If Catalonia cannot be said to be oppressed in any recognisable sense of the term, can its people at least be confident that independence would bring an end to corruption? Rajoy’s party has been dogged by allegations that its funding has been illegal, and has admitted wrongdoing. But the crimes committed by the now defunct Convergencia Democrática de Cataluña (CDC), which dominated Catalan politics for more than a decade, are at least as serious. Following an investigation lasting more than eight years a Catalan court found that the party had taken kickbacks on public sector contracts from 1999 to 2009. The party has responded by reinventing itself, changing its name to the Catalan Democratic Party (PDeCat) and choosing Carlos Puigdemont as its new leader. If the Spanish Supreme Court upholds the decision of the Catalan court it will be required to pay a fine of 6.6 million euros. Most Spaniards seem to take for granted that politicians are corrupt; the response of most Catalans to the case has been that it is better to be robbed by local rascals than by those in Madrid.
Carles Puigdemont declares independence on October 10 last year. He is now in German exile fighting extradition to Spain (Generalitat de Catalunya)
Even if it is not supported by the facts of history and geography, the assertion that “Catalonia is not Spain” — the most frequently used separatist slogan during the referendum campaign — is deeply felt by a substantial minority. It has led to the replacement of Spanish symbols, emblems and street names with Catalan ones. It may also explain the Catalan decision to ban bullfighting. Since many Catalans continue to watch the corrida on television and since the ban did not extend to a form of bull-running in which lighted flares are attached to the bull’s horns, the suspicion has grown that the ban had as much to do with the promotion of Catalan independence as with the welfare of the bull.
The feeling of many Catalans towards Spain and their fellow Spaniards was aptly described by the poet Salvador Espriu (1913-85), who achieved international fame despite writing only in Catalan:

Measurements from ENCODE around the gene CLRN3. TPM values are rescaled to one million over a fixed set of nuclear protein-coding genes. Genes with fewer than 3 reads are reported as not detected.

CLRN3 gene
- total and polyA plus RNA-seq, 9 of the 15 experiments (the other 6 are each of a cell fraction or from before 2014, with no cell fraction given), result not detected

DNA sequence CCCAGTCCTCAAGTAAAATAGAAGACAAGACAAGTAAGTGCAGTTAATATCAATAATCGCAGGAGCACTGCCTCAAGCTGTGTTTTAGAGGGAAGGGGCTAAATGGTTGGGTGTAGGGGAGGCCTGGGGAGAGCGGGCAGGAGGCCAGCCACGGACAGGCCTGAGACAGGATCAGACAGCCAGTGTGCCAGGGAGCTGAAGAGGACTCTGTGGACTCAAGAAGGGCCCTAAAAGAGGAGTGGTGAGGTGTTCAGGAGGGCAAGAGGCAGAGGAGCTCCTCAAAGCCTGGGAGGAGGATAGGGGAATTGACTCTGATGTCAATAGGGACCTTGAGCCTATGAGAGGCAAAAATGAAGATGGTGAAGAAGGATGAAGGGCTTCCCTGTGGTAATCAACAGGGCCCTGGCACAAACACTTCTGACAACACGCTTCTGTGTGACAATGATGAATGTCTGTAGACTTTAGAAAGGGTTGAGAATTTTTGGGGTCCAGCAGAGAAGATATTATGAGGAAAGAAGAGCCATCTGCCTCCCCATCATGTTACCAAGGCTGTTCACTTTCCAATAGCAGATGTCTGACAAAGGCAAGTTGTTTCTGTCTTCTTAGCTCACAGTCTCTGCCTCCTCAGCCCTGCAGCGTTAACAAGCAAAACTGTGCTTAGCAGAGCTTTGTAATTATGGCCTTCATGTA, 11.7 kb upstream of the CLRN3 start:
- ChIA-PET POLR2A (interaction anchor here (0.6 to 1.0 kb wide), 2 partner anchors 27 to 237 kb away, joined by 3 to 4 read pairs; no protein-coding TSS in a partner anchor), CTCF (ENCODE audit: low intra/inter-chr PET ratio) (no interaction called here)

Oh, how tired I am of my cowardly
old so savage land!
how I would like to get away
to the north
where they say the people are clean,
and decent, refined, rich, free
aware and happy . . .
Characteristically, the poem concludes on a pessimistic note: Espriu believes that such an escape is impossible.
In 1932, four years before the outbreak of the Spanish Civil War, the philosopher and essayist José Ortega y Gasset declared that the “Catalan problem” was impossible to solve. He is reported as having said: “It is a perpetual problem, which has always been, and will remain as long as Spain exists . . . It is something that no one is responsible for; it [lies in] the very character of that people; it is its terrible destiny, which drags distress throughout its entire history.” In his view, the best that could be hoped for was that the Catalans, and their fellow Spaniards, would recognise the intractable nature of the problem and consequently avoid rash or unrealistic measures that were bound to bring on disaster. It is a great pity that his insight has not informed the conduct of those who ran the Barcelona government until last October as well those in Madrid who responded to its botched bid for independence.
If the degree of autonomy already enjoyed by Catalans make nonsense of the claim that they are oppressed by a fascist government in Madrid, there are unfortunate echoes of the pre-Civil War years. The utter failure of the two sides to engage, the ingrained habit of treating compromise as a sign of moral weakness, the rise of anarchist groups, the circulation of bizarre conspiracy theories, the attribution of the worst possible motives to opponents and the refusal to seek common ground recall the relations between the nationalists and republicans in the run-up to that terrible conflict. For this the separatists must take the greatest share of the responsibility: sensing that their support was slipping as a result of immigration from other parts of Spain, they set out on a step-by-step approach designed to confront the Madrid government with a demand they rightly surmised would not be accepted in the hope that this would bolster their flagging fortunes. The decision to press ahead with the referendum was not merely illegal, it failed to achieve its objective: only 38 per cent of those eligible to vote backed independence. This scarcely provides a basis for the separatists’ claim to have won democratic approval for the subsequent declaration of independence. But Rajoy’s hardline stance and, in particular, the use of masked policemen to prevent the plebiscite, badly damaged Spain’s international reputation as well as his party’s standing, while making a resolution of the crisis infinitely more difficult.